Opinions about Biden, which had been stable in previous weeks, have shifted considerably. More than half of the public (54%) say their views of Biden have changed in recent days. Among that group, the balance is decidedly positive. Roughly a third (34%) say their opinion of Biden has become more favorable in recent days, while 20% say their view of him has become less favorable.
Views of the presidential candidates also fluctuated last week. On balance, changing views of Obama were more positive (28% more favorable vs. 23% less favorable), while changing views of McCain were more negative (29% less favorable vs. 21% more favorable).
Economic News Dominates Public Interest and Media Coverage
The public paid close attention last week to news about the worsening financial crisis and the fate of an economic bailout package in Congress. For the second time in as many weeks, seven-in-ten Americans (69%) reported following news about the condition of the U.S. economy very closely. That strong interest also continued to be bipartisan, attracting the very close attention from roughly equal percentages of Republicans, Democrats and independents.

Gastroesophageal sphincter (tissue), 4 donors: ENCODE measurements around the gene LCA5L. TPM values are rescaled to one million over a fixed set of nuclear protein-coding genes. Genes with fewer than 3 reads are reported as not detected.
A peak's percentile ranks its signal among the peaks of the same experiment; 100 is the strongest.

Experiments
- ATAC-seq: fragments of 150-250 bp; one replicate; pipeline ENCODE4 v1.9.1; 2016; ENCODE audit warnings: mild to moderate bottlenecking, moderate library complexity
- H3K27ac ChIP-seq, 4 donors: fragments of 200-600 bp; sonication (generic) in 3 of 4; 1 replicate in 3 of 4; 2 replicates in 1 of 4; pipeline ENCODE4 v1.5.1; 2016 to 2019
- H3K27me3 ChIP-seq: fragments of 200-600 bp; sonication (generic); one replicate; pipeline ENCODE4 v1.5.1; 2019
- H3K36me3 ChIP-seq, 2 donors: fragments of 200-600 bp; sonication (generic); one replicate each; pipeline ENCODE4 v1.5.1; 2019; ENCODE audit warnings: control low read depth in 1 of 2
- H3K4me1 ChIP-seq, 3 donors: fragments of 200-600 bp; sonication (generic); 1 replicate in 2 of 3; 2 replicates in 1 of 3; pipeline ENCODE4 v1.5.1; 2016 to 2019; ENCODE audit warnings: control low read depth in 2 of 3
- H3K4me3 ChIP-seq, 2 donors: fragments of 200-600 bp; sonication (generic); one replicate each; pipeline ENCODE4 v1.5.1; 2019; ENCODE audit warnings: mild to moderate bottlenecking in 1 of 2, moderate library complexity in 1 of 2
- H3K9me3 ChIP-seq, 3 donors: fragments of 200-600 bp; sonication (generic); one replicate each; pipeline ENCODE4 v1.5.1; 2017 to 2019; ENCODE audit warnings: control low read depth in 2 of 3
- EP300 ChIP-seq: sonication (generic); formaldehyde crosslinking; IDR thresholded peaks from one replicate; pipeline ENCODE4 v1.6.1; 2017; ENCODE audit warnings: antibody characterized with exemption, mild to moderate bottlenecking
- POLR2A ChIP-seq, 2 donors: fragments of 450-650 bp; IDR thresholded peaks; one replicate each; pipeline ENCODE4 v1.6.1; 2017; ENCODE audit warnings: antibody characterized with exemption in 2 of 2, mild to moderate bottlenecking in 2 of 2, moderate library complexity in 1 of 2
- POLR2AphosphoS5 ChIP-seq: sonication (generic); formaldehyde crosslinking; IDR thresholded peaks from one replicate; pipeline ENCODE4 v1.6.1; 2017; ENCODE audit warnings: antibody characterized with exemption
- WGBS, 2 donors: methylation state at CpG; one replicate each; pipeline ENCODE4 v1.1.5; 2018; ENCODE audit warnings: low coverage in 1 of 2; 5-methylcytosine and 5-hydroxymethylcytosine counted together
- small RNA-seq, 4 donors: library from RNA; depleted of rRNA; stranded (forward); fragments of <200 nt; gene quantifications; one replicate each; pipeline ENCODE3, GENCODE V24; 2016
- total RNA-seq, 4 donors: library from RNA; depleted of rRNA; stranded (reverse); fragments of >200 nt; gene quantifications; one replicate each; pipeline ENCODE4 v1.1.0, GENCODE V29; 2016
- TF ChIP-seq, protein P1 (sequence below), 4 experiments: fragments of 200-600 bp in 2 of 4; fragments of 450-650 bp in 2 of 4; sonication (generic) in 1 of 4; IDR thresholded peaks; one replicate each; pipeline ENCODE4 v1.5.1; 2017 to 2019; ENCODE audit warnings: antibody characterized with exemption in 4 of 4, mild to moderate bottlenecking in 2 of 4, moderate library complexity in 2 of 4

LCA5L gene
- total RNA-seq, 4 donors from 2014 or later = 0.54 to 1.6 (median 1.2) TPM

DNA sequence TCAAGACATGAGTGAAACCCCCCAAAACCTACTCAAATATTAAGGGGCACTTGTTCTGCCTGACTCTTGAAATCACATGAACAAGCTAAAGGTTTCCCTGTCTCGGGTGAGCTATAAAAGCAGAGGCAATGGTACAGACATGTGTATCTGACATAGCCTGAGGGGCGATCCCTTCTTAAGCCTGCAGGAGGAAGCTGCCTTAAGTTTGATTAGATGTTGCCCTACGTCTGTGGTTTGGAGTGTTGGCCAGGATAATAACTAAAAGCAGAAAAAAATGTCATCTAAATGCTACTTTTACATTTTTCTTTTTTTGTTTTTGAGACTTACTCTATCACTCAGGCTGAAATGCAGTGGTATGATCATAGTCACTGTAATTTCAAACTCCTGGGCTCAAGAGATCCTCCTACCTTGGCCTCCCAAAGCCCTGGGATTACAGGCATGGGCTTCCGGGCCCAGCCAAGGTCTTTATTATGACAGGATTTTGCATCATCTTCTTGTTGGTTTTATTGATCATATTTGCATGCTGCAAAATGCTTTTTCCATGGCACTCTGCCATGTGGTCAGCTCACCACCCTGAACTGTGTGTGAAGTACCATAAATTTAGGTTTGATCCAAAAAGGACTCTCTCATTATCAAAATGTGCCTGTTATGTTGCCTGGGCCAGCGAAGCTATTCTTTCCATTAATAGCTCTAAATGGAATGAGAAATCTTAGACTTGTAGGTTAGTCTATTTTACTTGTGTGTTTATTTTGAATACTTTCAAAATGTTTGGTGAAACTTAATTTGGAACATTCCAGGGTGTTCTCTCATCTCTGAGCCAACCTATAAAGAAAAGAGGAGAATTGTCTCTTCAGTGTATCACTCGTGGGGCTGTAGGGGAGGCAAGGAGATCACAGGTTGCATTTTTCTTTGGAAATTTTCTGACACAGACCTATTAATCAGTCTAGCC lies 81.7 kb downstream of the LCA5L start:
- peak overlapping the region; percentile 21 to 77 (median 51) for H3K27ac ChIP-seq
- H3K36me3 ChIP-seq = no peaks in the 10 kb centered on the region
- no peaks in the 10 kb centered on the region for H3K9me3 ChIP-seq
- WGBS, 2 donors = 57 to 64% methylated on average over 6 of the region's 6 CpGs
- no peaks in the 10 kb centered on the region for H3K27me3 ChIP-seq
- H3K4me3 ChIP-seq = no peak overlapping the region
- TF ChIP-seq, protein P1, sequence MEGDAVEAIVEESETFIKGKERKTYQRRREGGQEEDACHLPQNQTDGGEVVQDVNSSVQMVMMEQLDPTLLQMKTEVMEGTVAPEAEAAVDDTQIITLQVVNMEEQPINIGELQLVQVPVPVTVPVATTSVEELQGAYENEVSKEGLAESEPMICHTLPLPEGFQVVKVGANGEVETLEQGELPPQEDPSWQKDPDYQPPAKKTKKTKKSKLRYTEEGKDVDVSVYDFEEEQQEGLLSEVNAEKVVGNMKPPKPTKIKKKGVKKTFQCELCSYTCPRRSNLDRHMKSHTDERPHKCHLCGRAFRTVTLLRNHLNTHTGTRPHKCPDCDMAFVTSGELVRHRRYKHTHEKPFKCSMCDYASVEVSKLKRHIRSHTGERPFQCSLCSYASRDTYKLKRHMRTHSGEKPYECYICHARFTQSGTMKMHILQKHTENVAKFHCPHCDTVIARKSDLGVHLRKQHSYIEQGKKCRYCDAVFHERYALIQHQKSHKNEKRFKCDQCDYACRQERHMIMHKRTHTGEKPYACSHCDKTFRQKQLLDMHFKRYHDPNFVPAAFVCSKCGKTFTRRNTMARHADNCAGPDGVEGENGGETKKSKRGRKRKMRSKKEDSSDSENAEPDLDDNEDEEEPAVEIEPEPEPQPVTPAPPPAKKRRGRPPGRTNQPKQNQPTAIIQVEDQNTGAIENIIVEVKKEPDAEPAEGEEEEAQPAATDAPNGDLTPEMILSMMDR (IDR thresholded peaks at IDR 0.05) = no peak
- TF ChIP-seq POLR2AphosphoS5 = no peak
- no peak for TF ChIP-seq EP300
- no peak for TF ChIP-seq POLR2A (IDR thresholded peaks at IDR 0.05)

The intense congressional debate over legislation to use federal funds to stabilize financial markets – which was signed into law last Friday by President Bush – attracted the very close attention of 62% of the public. Americans followed the debate over the financial rescue plan slightly more closely than they followed the presidential campaign (57% very closely).
For the media, economic news was the most heavily covered news item last week and among the biggest stories of the last year and a half. The financial crisis received 45% of the national newshole, according to the News Coverage Index prepared by the Pew Research Center’s Project for Excellence in Journalism. That made it the most heavily covered non-campaign story since the Virginia Tech shootings in April, 2007.